"CRA continues to be an important part of NMTC activity," said Kim. "Over recent years, there has been a real effort to overhaul CRA. But that's on pause." 

The Possibility of Combining the Last Two Rounds of Allocation and a Push for Permanency 

"There are some efforts to combine the last two rounds [of NMTC allocation] into one $10 billion round," said Kim. "This would expedite the discussion of permanency. But we have never seen $10 billion hit the market. What that does to tax appetite would be very interesting to see." 

Crow had one question about the effects of a double allocation round. 

"Will increased supply effect pricing?" said Crow.  

Kim acknowledged both positives and potential pitfalls to a double allocation round. 

"How do we do a double round?" said Kim. "I'm optimistic we can absorb the $10 billion. On the project side, there are plenty of good projects that go unallocated each year. Seeing $10 billion would be exciting because it would allow for the industry to do more. If we are able to invest the $10 billion, that will create a strong case for program permanency."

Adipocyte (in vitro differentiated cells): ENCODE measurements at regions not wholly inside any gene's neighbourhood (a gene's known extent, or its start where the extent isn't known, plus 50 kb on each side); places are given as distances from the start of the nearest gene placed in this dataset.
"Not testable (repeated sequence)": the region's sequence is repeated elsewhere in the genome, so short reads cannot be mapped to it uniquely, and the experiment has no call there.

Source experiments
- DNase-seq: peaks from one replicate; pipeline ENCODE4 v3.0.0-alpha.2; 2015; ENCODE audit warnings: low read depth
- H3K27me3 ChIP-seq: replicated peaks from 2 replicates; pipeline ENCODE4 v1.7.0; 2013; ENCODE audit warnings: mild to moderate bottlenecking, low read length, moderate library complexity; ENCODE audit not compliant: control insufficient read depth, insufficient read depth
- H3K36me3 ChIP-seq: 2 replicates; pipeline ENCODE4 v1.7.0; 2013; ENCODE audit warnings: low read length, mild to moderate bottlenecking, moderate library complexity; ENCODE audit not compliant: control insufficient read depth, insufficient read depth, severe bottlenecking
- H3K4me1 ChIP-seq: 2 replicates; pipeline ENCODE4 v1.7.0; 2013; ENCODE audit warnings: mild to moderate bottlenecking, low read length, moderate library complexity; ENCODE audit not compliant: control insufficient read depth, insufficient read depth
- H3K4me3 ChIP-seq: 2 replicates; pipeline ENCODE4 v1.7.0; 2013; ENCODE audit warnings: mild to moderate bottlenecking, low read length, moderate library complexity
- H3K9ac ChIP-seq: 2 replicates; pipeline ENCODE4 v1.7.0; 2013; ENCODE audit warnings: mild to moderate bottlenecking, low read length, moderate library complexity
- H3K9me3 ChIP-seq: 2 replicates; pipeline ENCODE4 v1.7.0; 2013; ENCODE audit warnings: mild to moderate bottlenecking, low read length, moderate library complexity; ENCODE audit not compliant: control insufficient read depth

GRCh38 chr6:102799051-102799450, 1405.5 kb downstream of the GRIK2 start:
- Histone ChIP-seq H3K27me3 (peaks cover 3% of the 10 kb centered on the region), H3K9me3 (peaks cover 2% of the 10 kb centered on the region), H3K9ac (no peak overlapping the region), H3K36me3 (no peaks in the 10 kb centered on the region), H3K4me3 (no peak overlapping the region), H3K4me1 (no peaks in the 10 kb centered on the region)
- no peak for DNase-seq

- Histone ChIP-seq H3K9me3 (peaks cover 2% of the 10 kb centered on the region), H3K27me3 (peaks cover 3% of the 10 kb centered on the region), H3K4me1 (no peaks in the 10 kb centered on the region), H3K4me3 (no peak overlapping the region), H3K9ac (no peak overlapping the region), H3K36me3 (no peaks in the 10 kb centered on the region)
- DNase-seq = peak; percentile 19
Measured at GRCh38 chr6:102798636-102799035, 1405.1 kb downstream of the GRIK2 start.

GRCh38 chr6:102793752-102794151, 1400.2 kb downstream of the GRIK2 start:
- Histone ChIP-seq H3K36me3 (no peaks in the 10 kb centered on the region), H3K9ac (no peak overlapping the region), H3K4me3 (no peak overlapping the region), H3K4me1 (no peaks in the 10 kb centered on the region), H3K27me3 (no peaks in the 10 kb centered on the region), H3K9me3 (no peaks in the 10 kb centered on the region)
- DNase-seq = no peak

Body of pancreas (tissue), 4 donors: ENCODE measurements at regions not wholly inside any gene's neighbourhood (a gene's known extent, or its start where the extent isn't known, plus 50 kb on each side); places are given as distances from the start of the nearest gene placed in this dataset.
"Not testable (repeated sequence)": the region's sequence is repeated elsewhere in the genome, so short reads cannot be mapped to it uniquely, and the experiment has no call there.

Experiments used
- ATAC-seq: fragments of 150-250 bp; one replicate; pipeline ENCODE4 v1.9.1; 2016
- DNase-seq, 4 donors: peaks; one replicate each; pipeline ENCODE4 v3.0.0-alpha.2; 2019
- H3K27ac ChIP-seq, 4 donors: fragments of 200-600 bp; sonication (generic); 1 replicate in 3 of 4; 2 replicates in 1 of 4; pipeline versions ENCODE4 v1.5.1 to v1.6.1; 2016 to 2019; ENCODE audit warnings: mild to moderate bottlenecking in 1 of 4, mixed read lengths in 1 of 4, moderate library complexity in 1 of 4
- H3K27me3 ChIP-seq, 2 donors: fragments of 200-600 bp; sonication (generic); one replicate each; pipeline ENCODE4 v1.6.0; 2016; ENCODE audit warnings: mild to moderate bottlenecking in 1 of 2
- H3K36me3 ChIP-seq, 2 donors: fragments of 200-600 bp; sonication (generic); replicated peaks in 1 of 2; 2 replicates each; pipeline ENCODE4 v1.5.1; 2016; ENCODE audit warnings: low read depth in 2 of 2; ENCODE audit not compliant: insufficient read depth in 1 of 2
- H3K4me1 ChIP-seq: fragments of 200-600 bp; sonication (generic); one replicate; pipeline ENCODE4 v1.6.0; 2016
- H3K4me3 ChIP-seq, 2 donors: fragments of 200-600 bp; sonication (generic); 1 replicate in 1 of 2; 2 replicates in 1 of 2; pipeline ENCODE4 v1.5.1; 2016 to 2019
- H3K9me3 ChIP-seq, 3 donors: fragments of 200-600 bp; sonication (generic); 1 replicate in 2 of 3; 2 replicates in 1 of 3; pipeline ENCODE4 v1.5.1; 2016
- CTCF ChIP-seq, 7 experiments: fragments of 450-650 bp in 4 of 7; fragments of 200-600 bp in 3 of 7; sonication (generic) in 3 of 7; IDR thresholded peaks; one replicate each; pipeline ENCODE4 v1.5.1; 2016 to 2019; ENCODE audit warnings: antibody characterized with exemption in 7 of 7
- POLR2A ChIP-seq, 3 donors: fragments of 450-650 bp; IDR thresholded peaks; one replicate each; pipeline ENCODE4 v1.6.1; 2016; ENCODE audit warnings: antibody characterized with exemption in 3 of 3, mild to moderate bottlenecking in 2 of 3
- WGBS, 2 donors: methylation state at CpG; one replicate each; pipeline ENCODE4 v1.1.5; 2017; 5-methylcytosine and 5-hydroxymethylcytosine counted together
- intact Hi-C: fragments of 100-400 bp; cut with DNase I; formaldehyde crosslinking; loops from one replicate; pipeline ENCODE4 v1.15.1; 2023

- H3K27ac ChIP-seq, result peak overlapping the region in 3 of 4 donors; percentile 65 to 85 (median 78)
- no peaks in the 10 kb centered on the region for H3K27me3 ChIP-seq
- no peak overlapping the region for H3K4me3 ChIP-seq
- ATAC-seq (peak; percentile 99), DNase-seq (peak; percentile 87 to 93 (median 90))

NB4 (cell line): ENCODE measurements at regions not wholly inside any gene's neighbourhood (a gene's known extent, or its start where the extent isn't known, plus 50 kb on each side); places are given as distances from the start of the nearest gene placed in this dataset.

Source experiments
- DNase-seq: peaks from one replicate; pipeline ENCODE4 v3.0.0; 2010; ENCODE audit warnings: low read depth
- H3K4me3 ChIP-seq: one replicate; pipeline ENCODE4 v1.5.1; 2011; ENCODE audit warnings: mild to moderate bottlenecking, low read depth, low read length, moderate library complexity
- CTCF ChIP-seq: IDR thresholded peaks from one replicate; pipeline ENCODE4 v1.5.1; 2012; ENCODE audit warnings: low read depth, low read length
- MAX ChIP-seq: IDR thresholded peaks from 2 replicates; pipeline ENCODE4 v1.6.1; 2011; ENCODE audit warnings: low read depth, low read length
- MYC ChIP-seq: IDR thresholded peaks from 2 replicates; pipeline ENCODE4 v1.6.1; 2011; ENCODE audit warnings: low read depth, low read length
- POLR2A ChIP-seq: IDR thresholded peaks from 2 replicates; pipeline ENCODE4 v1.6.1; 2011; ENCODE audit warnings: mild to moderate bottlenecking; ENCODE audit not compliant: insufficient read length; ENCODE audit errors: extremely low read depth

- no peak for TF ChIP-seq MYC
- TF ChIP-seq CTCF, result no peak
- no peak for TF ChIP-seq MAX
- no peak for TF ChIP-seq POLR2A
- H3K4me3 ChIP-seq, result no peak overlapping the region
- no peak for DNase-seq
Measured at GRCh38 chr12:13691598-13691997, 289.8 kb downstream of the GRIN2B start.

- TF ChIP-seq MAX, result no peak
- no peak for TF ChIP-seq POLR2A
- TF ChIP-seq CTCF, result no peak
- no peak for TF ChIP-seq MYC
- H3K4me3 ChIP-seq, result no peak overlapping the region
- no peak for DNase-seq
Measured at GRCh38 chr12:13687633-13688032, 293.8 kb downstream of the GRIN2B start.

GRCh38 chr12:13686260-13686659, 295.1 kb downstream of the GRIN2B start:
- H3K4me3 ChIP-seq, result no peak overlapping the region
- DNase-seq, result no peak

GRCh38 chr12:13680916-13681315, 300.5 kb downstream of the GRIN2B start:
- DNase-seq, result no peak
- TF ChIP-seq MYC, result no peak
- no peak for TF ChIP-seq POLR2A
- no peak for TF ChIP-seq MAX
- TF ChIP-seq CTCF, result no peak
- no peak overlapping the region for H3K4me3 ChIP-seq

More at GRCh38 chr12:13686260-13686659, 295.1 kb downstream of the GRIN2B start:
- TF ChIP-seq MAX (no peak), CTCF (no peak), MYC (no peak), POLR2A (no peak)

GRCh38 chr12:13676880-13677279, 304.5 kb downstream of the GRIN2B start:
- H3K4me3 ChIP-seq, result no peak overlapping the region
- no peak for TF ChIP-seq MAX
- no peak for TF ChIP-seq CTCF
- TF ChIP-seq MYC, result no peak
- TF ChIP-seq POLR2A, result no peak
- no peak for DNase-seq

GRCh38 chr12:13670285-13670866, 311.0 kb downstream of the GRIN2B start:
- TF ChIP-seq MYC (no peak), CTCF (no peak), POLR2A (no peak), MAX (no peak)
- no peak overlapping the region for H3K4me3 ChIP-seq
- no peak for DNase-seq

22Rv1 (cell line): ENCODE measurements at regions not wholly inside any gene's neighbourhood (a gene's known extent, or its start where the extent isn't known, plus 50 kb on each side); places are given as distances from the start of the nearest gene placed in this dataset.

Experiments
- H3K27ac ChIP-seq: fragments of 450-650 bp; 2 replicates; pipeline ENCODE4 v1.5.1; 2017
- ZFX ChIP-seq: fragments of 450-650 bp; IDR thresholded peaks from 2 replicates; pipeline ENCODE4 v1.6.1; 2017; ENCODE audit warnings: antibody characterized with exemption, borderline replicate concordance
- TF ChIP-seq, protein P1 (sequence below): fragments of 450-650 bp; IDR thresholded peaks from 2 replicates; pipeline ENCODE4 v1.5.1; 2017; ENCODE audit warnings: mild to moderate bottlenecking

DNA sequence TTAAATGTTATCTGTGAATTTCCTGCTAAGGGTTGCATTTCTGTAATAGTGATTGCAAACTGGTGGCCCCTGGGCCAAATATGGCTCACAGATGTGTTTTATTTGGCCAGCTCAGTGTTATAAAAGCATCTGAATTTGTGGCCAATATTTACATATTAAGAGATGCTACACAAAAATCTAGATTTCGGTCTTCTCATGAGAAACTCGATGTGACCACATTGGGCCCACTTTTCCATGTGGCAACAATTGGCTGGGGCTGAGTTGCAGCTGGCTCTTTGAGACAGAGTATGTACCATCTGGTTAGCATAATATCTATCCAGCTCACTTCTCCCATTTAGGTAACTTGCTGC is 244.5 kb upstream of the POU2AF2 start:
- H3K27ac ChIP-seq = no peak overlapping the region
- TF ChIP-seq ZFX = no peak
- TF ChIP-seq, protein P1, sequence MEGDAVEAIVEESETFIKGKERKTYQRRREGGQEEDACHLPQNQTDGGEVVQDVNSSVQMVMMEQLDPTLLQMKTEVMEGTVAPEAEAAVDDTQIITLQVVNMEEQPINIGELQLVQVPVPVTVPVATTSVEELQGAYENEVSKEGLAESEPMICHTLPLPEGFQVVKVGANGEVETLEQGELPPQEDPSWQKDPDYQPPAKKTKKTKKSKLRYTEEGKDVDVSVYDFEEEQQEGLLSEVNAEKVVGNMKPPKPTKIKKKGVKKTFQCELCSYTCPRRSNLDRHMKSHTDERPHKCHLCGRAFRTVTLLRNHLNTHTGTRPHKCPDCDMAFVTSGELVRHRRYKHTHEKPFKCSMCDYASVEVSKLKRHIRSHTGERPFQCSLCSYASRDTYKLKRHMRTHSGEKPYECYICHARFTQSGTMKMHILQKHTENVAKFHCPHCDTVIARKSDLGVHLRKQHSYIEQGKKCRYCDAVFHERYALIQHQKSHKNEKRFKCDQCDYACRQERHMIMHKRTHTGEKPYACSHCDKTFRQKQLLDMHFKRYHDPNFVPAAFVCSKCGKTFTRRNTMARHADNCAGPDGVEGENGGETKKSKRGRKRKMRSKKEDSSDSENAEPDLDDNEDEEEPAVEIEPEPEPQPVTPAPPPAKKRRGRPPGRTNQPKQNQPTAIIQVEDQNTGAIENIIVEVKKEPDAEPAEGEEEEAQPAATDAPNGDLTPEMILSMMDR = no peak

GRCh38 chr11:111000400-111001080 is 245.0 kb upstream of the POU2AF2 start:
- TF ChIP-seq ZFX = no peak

Program permanency is something the entire industry is pushing for. Industry participants agreed that program permanency would not only bring stability, but it would grow the program. 

"The program needs to be formalized since it's been around for 20 years," said Coleman.  

"We are in a perpetual state of temporary extensions," said Kramer. "There are two more rounds authorized. A lack of permanency keeps other investors at bay. It has been that way since 2006. Now, a five-year extension is ending at the end of 2025. … Push for permanency and once we get it, we will see impacts expand even more."

It's important to advocate for program permanency.  

"Permanency is by far the most important thing," said Kim. "Storytelling is important. Go to ground breakings and ribbon cuttings, share your experiences with local elected officials so they can advocate on behalf of the program."